Potential killers rule our roads

Trucks and autos with sharp, protruding iron rods routinely go about their business with no fear of the law.

Goods vehicles in Bengaluru carry steel pipes jutting out and posing dangers to road users. DH Photos by S K Dinesh

The sight of iron rods dangerously sticking out of vehicles is common in Bengaluru. You also see trucks with garbage and sand routinely spilling their load on to the roads. These are serious hazards: they can cause impact your health, and even lead to injury and death.

Police book cases against vehicles carrying lengthy material, but the penalty is so paltry that no one fears them. In 2017, they booked 1,96,750 cases, and the number went up to 3,53,416 in 2018. This year (till February 28), the number is 53,212. The RTO books at least two lakh cases a year against overloaded vehicles. Repeat offenders could lose their licences, but officials can’t recall any instance in which a licence was suspended for overloading or littering the streets.

BBMP contractors run tipper autos to collect garbage, and they strew the streets with filth as they drive from one collection point to the next. P Harishekaran, Additional Commissioner of


BBMP tipper autos strew steets with garbage.

Police (Traffic), says, “We book a lot of cases. The fine is Rs 100 and that doesn’t deter people from committing the offence again.”

He hopes amendments to the Motor Vehicles Act, raising the penalties, come through soon. “That will surely instil some fear in people,” he told Metrolife.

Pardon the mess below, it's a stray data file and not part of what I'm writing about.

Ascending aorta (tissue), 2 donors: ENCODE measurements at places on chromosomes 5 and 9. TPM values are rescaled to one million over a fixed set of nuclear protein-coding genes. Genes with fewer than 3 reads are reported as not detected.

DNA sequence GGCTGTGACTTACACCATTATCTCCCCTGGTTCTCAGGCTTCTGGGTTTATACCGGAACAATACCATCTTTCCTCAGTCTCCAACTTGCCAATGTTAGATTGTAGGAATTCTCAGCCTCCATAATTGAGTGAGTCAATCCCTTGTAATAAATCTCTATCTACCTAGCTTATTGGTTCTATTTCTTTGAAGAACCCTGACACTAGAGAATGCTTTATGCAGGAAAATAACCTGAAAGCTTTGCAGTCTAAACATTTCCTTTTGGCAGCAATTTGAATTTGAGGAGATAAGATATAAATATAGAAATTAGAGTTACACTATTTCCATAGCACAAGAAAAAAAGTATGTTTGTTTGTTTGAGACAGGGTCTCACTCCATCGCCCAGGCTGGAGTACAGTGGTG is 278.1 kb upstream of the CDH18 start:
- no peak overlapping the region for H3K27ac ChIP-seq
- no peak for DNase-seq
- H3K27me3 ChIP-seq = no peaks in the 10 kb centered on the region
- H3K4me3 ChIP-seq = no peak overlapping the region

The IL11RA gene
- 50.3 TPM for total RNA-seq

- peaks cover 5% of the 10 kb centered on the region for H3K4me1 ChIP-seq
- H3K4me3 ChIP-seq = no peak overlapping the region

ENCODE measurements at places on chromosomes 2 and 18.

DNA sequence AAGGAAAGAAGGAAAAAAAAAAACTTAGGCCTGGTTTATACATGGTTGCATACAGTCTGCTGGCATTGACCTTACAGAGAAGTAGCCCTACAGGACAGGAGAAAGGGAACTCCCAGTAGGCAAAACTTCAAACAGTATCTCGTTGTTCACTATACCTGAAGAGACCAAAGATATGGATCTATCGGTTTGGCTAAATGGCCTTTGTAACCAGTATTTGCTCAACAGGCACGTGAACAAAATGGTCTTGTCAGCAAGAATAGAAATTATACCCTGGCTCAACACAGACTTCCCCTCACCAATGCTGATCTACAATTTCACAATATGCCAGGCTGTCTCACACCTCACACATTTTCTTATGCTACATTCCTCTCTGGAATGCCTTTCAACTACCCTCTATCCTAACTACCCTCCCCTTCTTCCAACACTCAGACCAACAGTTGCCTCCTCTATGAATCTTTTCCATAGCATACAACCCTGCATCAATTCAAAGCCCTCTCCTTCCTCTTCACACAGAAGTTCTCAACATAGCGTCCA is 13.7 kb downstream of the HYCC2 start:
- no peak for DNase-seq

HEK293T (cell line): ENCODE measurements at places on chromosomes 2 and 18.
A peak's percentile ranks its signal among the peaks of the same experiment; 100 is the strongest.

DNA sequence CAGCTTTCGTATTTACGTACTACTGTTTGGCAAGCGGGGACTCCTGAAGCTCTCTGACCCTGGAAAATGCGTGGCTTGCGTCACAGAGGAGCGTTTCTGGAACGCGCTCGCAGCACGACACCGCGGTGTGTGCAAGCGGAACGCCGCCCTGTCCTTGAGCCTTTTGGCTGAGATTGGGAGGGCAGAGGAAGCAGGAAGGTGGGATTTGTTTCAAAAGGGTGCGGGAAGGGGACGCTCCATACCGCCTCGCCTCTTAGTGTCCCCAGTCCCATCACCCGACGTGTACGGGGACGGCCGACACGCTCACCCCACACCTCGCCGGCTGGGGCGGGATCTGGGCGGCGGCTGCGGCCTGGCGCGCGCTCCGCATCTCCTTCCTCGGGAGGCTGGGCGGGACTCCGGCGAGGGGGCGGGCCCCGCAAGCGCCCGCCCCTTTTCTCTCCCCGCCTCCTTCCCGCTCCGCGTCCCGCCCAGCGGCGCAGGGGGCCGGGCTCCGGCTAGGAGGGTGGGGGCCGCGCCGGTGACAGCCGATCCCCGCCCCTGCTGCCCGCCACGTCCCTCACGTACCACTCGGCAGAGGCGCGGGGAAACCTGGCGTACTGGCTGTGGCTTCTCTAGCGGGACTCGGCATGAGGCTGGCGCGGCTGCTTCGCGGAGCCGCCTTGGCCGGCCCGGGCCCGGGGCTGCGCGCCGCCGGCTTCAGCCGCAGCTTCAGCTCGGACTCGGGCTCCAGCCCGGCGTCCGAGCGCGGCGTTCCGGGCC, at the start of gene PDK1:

Vehicles carrying sand have been warned not to overload their vehicles, and to cover the load with tarpaulin, he says.

RTO officials say they regularly check for violations related to overloading.

Additional Commissioner Enforcement (South) C P Narayanswamy, says officials book vehicles under Section 177 of the Motor Vehicles Act.

That is a general provision for offences and says if no penalty is specified for an offence, the maximum penalty is Rs 100 in the first instance. The penalty can go up to Rs 300 for subsequent offences. “A Supreme Court ruling says repeat offenders could have their licences suspended for four weeks to six months,” Narayanswamy says.

Cases booked

- 2017 1.96 L
- 2018 3.53 L
- 2010 53,212*

(*Till Feb. Traffic police collect a penalty of Rs 100 for overloading)

3,500 autos on streets
The BBMP has about 4,000 tipper autos, with 3,000 to 3,500 running at any point.
D Randeep, Special Commissioner (Solid Waste Management and Health), BBMP, is aware the autos move about without covering the garbage.
“We have issued an advisory directing all of them to cover the garbage but we see nothing is being followed. We haven’t penalised anybody but we want to take this up at the earliest,” he told Metrolife

Will issue orders
Mayor Gangambike Mallikarjun says tipper autos must cover the garbage. “Not doing so can cause serious health hazards and we are aware about it. We haven’t taken any action on the offenders but we will look into it on priority,” she told Metrolife.  

Can blind and kill
Iron rods jutting out of autos and trucks can potentially cause severe injuries and even kill. Garbage and sand can be hazardous in less dramatic but equally serious problems. Dr Sanjiv Lewin, chief of Medical Services and professor of paediatrics, St John’s Medical College Hospital, says any inhaled foreign body---including organic material like vegetable waste---can trigger severe health problems. “It can trigger serious allergic reactions and cause problems related to the lungs. If you are on a two-wheeler and not wearing a helmet, sand falling from a truck can, in the worst case, lead to loss of vision,” says Lewin.
A sand particle entering the eye causes irritation and prompts you to rub it. This leads to corneal abrasion. If a stone or pebble slips out of the sand truck, it could hit the eye or the windshield of a car, and cause damage and injury, he explains.

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Potential killers rule our roads

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